‘The pandemic put enormous pressure on the health care sector and filling in forms understandably became less of a priority. Due to the excess mortality, more forms than usual had to be processed. The municipalities were faced with the same problem, at a time when their own working processes were being seriously disrupted by the lockdown. As a result, CBS was receiving more cause of death forms and more sporadically than usual – all perfectly understandable given the circumstances. Because COVID-19 is a new virus, we didn’t know how physicians would fill in the forms. More forms therefore had to be coded manually, while CBS was also in lockdown and directly affected by the pandemic. CBS has been doing everything in its power to process the cause of death forms as quickly as possible. A lot of people have worked very, very hard to make that happen.’

The published figures have been labelled ‘provisional’. Why is that?

‘Each quarter, CBS publishes the provisional figures on causes of death. This means that not all forms have yet been received and processed, but at least 95 percent have – and that’s our threshold for publication. The final figures are not published until the following year. On 1 July, for example, CBS published the cause of death figures for 2019. Given the huge impact of the COVID crisis, there is an urgent and very understandable demand throughout society for up-to-date figures on the causes of death. It’s important to make it clear that causes of death statistics are not used in policy-making decisions during the pandemic. These statistics exist to provide a picture of long-term developments.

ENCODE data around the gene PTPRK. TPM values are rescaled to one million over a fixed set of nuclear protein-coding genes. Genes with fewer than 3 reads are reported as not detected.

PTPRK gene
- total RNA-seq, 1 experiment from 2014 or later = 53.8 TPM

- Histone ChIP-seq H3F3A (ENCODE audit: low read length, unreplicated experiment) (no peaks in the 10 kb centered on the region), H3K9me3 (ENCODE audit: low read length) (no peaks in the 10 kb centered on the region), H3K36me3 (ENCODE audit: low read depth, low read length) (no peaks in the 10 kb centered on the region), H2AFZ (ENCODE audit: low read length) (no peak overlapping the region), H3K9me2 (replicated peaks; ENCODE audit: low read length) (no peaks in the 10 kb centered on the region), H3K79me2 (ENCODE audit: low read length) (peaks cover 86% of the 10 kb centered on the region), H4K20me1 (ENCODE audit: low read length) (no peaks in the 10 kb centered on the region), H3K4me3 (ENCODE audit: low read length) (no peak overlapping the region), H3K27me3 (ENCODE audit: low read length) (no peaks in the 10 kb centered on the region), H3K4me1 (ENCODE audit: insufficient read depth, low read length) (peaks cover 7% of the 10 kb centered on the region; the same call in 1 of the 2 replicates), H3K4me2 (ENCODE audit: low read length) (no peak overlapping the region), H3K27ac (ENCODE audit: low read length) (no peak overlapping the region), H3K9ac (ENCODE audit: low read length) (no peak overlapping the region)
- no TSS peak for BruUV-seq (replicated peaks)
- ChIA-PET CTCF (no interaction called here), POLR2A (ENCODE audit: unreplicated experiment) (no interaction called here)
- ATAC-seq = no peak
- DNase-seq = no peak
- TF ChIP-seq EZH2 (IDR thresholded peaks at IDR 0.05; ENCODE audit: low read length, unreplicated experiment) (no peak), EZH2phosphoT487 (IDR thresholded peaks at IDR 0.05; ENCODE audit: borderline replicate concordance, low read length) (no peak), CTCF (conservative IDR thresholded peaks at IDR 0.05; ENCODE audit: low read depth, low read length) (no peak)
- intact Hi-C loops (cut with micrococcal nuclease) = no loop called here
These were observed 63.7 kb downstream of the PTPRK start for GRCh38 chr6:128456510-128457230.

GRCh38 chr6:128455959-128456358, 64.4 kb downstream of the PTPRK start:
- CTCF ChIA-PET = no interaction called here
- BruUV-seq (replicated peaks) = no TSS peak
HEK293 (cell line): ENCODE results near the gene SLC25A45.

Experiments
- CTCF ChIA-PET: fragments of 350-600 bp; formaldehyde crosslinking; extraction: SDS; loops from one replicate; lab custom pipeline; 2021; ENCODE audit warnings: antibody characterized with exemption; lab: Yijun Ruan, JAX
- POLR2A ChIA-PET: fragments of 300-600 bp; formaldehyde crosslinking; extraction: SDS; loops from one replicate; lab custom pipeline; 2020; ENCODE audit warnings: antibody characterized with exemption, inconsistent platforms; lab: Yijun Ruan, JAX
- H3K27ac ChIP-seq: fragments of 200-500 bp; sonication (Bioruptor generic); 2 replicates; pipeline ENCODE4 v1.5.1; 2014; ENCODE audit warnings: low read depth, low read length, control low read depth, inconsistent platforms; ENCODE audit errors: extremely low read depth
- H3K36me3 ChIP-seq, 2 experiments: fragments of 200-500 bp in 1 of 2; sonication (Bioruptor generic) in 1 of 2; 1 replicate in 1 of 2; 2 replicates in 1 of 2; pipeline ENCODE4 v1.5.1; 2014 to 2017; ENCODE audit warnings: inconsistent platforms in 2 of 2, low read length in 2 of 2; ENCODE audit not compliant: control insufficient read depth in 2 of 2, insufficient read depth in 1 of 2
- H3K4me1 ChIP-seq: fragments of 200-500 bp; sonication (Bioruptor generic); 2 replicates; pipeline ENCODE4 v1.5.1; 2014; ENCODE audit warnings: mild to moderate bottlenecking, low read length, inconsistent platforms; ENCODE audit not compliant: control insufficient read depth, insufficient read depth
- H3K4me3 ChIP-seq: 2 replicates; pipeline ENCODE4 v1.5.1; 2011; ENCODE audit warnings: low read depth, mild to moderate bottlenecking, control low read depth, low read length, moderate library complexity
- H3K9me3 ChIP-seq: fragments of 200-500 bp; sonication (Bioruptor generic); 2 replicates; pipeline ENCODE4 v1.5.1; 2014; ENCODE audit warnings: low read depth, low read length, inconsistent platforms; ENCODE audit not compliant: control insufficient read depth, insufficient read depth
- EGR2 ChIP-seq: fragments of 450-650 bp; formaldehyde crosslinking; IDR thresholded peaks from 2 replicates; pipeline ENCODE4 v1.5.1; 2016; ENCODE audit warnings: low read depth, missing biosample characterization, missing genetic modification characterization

Because the peak of the pandemic was in April, CBS set itself the task of publishing not only the first quarter, but also the figures for April. Here, too, we applied the threshold of 95 percent of all forms and we made sure that data from all municipalities were present. Because CBS is able to make the link with the municipal data on deceased persons, we know exactly how many causes of death have been processed.’

What can this data be used for?

‘The causes of death statistic has multiple applications. The data is used nationally and internationally to monitor and analyse statistical trends in causes of death. Universities, epidemiologists and medical associations use the data to conduct further research. The data can also be used for combined analyses, for example in relation to socioeconomic status or underlying health conditions. In the case of COVID-19, the statistic also supplements the data from the National Institute for Public Health and the Environment (RIVM), Municipal Health Services and GP associations.